Read the full press release here.

Senate Finishes Review of Shapiro’s Budget Proposal

The Senate Appropriations Committee finished the last of its review of Gov. Josh Shapiro’s budget proposal, which totals more than $48.3 billion and would increase state spending by 7.1% above the current year’s budget. The governor’s proposal would completely drain the state’s savings and relies on income and spending estimates that are unrealistic.

The Department of Revenue and Governor’s Budget Office hearing focused on the report issued by the non-partisan Independent Fiscal Office that indicates a $24 billion gap between Shapiro’s spending plans and the revenue the state expects to collect in the next five years. These projections show it will be all but impossible to balance budgets in the next five years without deep spending cuts and massive tax increases.

At the Department of Health hearing, the committee questioned why – as with other departments – the budget shows level funding over five years, which denies legislators the information to accurately assess the ultimate impact on taxpayers. Shapiro proposed spending $4 million to pay the medical debt of certain Pennsylvanians, and members asked for details about how the money will be distributed and if the program will necessitate additional staffing.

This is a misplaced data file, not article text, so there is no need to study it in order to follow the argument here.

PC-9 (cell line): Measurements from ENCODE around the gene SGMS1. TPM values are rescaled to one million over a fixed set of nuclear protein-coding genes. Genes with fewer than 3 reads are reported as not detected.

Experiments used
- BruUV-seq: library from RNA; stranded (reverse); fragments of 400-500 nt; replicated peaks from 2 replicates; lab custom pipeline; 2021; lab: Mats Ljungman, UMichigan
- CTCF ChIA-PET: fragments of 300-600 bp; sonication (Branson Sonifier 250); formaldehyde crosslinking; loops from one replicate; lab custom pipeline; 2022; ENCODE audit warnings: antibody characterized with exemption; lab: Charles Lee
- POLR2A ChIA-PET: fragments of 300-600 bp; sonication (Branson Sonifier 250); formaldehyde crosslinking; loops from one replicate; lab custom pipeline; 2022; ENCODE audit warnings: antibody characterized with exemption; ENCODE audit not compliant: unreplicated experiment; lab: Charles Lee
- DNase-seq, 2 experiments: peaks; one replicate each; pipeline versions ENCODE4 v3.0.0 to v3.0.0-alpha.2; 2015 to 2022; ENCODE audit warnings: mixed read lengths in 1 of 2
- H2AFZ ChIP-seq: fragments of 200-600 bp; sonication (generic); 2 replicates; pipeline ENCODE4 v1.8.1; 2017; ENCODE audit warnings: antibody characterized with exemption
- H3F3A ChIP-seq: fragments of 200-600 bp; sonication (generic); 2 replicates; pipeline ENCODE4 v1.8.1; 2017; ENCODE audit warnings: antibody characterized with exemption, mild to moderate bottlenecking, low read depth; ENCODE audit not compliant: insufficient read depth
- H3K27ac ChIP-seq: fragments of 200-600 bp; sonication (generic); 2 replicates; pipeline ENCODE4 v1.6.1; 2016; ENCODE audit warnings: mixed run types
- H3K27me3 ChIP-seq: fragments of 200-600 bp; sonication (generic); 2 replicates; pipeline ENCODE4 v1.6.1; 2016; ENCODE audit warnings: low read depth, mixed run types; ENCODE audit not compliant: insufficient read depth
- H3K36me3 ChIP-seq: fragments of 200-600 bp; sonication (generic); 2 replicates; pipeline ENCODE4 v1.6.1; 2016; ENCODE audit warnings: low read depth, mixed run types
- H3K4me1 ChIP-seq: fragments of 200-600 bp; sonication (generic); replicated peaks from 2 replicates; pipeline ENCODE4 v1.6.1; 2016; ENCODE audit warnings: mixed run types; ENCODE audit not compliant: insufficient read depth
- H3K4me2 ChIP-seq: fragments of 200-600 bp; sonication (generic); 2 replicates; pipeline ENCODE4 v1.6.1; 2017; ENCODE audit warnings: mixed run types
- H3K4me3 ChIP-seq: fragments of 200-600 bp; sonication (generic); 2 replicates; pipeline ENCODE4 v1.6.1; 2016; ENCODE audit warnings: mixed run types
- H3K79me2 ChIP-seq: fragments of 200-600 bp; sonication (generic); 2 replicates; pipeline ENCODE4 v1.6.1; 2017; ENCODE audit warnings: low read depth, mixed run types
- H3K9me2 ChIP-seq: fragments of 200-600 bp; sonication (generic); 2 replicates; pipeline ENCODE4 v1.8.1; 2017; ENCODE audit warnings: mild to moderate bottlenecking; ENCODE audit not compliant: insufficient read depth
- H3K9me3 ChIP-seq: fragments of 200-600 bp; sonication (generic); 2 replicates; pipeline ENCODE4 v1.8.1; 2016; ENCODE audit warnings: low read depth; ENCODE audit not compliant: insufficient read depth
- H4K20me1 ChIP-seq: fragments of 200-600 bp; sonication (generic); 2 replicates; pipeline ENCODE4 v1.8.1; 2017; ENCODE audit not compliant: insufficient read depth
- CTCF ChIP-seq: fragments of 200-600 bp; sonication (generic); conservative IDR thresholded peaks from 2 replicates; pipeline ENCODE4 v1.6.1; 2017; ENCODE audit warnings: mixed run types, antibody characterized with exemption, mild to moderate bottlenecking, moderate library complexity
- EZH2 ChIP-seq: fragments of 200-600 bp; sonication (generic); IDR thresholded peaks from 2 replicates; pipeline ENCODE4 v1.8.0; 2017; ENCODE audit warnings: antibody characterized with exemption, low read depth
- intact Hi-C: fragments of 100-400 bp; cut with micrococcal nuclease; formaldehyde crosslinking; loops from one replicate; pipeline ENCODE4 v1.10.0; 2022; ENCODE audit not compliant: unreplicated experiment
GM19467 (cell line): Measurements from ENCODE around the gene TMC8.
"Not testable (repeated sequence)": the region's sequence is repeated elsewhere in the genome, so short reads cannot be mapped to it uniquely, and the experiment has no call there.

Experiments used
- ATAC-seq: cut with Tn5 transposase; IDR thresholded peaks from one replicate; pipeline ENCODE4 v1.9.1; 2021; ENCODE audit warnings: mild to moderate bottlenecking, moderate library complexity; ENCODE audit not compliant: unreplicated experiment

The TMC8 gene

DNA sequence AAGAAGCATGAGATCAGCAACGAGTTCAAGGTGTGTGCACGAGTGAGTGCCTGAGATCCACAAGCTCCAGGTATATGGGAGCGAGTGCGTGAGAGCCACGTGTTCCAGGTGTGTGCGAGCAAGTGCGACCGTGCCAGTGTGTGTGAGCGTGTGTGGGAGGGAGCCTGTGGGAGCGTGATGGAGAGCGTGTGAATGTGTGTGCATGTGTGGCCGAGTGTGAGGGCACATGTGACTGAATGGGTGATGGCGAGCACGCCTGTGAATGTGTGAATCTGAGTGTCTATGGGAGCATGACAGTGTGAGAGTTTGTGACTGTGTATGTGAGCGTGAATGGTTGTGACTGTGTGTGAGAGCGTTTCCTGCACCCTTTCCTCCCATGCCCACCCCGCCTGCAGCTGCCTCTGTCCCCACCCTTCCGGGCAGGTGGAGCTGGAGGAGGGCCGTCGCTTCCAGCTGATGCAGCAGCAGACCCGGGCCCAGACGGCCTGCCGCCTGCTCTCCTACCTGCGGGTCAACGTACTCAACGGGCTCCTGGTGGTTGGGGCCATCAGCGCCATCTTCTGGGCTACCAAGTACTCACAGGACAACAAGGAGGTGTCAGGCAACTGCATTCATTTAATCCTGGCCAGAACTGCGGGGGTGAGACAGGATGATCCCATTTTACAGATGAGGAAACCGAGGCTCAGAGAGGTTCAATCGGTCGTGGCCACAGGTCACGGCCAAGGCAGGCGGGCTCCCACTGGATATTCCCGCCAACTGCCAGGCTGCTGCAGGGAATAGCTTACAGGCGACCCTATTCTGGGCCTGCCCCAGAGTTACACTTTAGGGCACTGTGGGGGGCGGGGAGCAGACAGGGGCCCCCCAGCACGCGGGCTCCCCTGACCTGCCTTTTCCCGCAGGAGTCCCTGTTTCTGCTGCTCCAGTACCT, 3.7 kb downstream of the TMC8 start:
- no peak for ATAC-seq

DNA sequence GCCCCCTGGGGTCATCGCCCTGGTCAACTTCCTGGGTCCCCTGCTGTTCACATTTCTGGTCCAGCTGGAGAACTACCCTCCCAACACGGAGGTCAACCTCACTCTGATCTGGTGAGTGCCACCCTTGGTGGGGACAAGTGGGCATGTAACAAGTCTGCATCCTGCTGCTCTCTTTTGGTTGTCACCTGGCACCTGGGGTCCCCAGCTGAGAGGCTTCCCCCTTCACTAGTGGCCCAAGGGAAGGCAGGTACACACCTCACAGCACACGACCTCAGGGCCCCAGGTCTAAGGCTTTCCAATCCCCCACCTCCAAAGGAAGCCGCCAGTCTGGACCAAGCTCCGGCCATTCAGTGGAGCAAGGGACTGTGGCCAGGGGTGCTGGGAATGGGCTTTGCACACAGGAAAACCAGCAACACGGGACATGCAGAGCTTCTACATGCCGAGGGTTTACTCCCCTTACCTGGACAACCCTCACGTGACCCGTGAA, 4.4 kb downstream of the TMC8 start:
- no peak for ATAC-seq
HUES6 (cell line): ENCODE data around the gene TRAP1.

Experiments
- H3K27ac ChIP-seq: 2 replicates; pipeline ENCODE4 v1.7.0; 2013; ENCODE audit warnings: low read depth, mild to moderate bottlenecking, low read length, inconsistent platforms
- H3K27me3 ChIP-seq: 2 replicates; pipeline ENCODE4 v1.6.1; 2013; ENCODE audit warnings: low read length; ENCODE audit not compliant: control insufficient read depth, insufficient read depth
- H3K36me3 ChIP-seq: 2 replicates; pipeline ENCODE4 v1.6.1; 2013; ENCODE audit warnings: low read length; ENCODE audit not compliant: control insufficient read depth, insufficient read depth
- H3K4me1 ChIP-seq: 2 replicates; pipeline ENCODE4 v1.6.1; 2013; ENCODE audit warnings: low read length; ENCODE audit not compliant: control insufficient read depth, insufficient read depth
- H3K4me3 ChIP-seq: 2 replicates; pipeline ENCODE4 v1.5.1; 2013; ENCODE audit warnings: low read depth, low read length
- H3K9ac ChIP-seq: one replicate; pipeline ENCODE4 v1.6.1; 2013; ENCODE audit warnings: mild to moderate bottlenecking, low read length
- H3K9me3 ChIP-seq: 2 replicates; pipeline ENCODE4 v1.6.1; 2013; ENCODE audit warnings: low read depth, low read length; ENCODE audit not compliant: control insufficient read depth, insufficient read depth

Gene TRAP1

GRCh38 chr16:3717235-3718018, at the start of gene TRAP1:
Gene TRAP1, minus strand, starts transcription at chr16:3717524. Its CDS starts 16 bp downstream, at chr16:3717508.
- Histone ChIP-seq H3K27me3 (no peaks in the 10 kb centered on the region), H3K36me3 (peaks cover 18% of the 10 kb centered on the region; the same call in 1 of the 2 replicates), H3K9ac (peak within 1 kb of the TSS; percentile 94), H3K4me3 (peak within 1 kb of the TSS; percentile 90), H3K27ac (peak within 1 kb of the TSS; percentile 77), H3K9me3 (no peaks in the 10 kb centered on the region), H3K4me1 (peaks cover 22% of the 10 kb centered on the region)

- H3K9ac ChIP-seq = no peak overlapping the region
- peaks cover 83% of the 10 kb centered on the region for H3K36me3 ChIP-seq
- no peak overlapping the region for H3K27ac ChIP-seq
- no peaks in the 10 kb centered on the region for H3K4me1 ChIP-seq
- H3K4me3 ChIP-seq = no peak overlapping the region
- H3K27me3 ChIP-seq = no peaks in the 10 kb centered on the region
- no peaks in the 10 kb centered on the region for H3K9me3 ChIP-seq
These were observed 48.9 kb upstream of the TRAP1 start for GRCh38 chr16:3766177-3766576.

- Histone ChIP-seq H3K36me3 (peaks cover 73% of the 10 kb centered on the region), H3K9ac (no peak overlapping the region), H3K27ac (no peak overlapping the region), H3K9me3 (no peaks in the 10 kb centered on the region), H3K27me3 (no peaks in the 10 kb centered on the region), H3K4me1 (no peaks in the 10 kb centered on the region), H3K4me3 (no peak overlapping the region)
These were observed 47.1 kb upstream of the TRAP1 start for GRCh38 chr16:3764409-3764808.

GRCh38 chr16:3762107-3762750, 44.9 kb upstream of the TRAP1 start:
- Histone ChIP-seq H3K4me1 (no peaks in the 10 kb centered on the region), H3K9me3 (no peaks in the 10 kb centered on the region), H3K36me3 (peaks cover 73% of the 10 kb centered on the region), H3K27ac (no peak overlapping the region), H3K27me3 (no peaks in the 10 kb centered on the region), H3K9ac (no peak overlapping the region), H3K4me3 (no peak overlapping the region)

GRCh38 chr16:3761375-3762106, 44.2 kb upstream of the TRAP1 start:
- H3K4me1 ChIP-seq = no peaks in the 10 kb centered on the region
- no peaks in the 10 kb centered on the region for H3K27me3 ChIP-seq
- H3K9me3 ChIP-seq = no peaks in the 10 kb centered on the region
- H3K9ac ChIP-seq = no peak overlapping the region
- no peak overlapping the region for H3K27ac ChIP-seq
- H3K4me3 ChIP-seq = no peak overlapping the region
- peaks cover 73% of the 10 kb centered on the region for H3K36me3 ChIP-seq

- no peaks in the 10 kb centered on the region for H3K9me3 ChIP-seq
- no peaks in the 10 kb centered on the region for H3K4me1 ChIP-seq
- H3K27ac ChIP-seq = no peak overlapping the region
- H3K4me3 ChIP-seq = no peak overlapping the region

Having completed the official review of Shapiro’s budget proposal, the Senate will use its findings from the hearings to craft its own spending plan, with the goal of enacting a final 2024-25 state budget. Find video and recaps of every budget hearing at

Join Me for Pizza on April 2

Please join me for a pizza night and casual conversation on Tuesday, April 2, from 6-8 p.m. at Listrak, 100 W. Millport Road, Lititz. I will provide an update about what’s happening in Harrisburg and in the 36th District, and will also discuss any state-related questions or concerns attendees have.

While the event is free to attend, those interested in attending are asked to RSVP here.

Thanking Two Firefighters for Decades of Service

We owe a debt of gratitude to two honorable men in the Ephrata community – Richard Ritter (pictured above) and Clarence K. Martin – for their 39 and 60 years, respectively, of dedicated service to the Lincoln Fire Company No. 1.

Richard served as president of the company from 1994 to 2003, during which time he kept the company modernized and up to date with its operations. He also held the leadership positions of recording secretary, lieutenant, and captain.

A life member of the Lincoln Fire Company, Clarence has served in the leadership positions of Trustee, Assistant Chief, and Chief – a role he held from 1972 through 1974. While serving as Chief, he led the fire company through the flooding from Hurricane Agnes, when the company was operational for four continuous days.

PennDOT Shares Roadwork Info with Motorists

As the weather improves, there will be more roadwork. To inform motorists about construction projects that are underway, beginning this year or being bid, the Pennsylvania Department of Transportation offers an informational portal.

It has a mapping application for highway and bridge projects that allows users to obtain information about roadwork projects.